The US has tested a missile previously banned under a now-defunct pact with Russia which limited the use of nuclear and conventional medium-range weapons
The US has tested a missile previously banned under a now-defunct pact with Russia which limited the use of nuclear and conventional medium-range weapons DoD / Scott HOWE

Moscow on Tuesday accused the United States of ramping up military tensions with a new missile test, weeks after the countries tore up a Cold War-era pact and sparked fears of a fresh arms race.

Washington and Moscow ditched the Intermediate-Range Nuclear Forces (INF) treaty this month after accusing each other of violating the deal.

Russia's deputy foreign minister Sergei Ryabkov said the new US test was a "cause of regret".

"The US has obviously taken a course towards escalation of military tensions. We won't react to provocations," Ryabkov told state news agency TASS.

The US Department of Defense announced on Monday it had tested a type of ground-launched missile that was banned under the 1987 INF agreement, which limited the use of nuclear and conventional medium-range weapons.

The missile was launched from the US Navy-controlled San Nicolas Island off the coast of California.

"We will not allow ourselves to get drawn into a costly arms race," Ryabkov said.

He said the test showed Washington had been working on such missiles long before its official withdrawal from the deal.

Ryabkov added that Moscow would refrain from using such missile systems "if and when we get them, as long as the US does not deploy them anywhere in the world".

Speaking in France Monday before news of the US test launch broke, President Vladimir Putin also said that Russia would only deploy medium- or shorter-range missiles in response to similar moves from the US.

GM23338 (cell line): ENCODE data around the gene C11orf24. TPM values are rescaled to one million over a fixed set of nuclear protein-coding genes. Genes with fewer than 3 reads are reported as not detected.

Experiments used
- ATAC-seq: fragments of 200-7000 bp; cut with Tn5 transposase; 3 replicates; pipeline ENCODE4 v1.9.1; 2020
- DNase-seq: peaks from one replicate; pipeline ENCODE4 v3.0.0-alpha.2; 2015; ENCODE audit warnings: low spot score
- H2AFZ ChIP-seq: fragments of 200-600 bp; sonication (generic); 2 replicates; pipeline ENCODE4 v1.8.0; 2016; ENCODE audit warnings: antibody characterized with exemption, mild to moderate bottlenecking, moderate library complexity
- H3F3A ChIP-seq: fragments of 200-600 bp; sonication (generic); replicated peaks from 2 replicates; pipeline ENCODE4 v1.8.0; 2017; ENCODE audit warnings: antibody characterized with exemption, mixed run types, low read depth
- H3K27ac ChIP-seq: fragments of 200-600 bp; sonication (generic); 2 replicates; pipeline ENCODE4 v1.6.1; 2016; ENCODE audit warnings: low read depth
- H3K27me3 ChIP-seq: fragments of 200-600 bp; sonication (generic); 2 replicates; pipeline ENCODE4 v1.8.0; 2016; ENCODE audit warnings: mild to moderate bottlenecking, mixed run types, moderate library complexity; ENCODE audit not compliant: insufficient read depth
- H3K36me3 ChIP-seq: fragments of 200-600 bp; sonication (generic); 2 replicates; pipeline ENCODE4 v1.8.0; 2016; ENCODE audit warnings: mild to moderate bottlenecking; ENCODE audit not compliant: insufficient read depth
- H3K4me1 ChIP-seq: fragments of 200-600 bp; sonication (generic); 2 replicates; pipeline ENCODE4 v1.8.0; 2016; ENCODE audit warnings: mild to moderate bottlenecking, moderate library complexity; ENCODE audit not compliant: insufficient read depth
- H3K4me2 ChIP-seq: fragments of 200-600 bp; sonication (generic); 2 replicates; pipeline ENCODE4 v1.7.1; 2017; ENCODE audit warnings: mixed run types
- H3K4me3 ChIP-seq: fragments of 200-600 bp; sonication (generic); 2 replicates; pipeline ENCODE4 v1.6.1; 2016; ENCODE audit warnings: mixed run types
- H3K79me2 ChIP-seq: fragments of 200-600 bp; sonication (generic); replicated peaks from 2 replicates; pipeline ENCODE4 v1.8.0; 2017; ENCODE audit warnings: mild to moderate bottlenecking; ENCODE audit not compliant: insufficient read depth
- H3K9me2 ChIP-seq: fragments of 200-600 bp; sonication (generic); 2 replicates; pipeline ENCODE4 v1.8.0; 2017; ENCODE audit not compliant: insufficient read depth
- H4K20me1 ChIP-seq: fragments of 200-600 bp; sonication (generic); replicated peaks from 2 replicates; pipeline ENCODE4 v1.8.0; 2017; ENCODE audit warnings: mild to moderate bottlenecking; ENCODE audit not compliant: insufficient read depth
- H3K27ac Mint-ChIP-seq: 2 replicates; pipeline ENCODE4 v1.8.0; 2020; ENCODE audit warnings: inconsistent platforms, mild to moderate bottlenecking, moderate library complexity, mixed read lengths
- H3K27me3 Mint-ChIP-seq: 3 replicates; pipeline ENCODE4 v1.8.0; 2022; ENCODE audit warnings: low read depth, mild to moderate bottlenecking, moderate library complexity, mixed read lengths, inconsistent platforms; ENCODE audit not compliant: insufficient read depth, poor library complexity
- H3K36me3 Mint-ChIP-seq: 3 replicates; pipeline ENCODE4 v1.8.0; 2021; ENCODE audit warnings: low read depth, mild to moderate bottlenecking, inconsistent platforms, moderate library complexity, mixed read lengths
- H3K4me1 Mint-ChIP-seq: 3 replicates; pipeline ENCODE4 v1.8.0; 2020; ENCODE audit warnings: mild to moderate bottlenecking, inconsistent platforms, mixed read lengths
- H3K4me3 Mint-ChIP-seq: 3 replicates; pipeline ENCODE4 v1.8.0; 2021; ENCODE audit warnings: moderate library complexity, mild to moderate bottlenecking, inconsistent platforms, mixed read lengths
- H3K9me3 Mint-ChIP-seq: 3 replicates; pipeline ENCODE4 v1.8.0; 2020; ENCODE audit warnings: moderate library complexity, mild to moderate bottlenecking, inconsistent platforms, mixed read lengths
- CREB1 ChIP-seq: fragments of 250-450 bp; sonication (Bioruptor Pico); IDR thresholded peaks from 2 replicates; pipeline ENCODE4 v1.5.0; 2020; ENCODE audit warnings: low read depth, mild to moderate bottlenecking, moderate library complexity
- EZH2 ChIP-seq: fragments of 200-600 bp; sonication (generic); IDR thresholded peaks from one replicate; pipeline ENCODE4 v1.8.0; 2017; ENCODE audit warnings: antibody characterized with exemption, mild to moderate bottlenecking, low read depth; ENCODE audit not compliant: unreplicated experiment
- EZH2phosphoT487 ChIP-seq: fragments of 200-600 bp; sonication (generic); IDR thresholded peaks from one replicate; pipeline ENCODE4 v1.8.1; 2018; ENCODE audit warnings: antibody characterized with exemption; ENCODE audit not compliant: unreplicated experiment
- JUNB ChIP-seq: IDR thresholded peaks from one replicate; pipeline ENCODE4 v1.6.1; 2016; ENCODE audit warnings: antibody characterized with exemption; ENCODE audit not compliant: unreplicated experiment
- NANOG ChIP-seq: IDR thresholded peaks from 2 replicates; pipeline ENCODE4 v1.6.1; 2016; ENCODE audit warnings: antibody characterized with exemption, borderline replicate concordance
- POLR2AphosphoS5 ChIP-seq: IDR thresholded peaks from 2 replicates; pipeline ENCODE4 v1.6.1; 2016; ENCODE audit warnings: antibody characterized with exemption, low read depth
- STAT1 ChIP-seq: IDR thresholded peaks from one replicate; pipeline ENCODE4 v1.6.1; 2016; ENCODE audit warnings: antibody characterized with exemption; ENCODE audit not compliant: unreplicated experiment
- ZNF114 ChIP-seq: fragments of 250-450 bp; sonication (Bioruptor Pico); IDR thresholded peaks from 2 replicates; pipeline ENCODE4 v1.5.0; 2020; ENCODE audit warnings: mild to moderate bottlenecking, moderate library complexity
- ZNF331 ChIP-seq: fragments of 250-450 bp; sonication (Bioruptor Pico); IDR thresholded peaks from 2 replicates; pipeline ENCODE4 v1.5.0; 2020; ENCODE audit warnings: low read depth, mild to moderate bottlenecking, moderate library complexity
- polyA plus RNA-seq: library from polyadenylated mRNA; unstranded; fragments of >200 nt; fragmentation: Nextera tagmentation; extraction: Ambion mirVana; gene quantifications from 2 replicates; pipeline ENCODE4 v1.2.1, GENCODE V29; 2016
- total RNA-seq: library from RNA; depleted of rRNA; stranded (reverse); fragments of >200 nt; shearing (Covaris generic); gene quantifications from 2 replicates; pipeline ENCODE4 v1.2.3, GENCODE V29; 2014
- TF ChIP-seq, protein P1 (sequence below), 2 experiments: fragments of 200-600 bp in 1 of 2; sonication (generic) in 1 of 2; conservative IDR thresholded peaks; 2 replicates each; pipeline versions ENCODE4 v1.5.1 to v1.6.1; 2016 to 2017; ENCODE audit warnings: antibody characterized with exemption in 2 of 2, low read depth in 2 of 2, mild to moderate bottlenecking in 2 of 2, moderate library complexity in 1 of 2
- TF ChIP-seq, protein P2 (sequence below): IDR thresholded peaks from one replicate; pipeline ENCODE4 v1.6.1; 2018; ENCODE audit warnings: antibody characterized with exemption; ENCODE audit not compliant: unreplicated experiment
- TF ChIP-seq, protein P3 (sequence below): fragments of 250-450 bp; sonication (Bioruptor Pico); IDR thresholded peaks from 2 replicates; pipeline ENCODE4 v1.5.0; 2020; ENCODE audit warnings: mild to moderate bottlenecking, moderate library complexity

"If the United States produces such offensive systems, we will also do so," Putin said at a press conference before meetings with French leader Emmanuel Macron.

Moscow and Washington have long criticised the treaty but Putin said it was the US that made the decision to "unilaterally" withdraw.

Deadly explosion in Russia

The missile tested on Sunday was a version of the nuclear-capable Tomahawk cruise missile. The ground-launched version of the Tomahawk was removed from service after the INF was ratified.

This month Secretary of Defense Mark Esper said the US had already begun work to develop "mobile, conventional, ground-launched cruise and ballistic missile systems".

"Now that we have withdrawn, the Department of Defense will fully pursue the development of these ground-launched conventional missiles as a prudent response to Russia's actions," Esper said.

But he also stressed the US was not embarking on a new arms race.

"The traditional sense of an arms race has been in a nuclear context," he said.

"Right now, we don't have plans to build nuclear-tipped INF-range weapons. It's the Russians who have developed non-compliant likely, possibly nuclear-tipped weapons," he said.

The US launch came weeks after a deadly explosion at a testing site in the far north of Russia, which Western experts linked to Moscow's attempts to develop a nuclear-powered missile.

The blast killed five scientists and caused a spike in radiation levels, though Russian authorities have remained tight lipped on the nature of the explosion.

US experts have said it could be linked to testing of the "Burevestnik" cruise missile, touted by Putin earlier this year.

The INF banned all land-based missiles that could travel between 500 and 5,500 kilometres (310 and 3,400 miles), in an effort to abolish the class of nuclear arms that then most threatened Europe.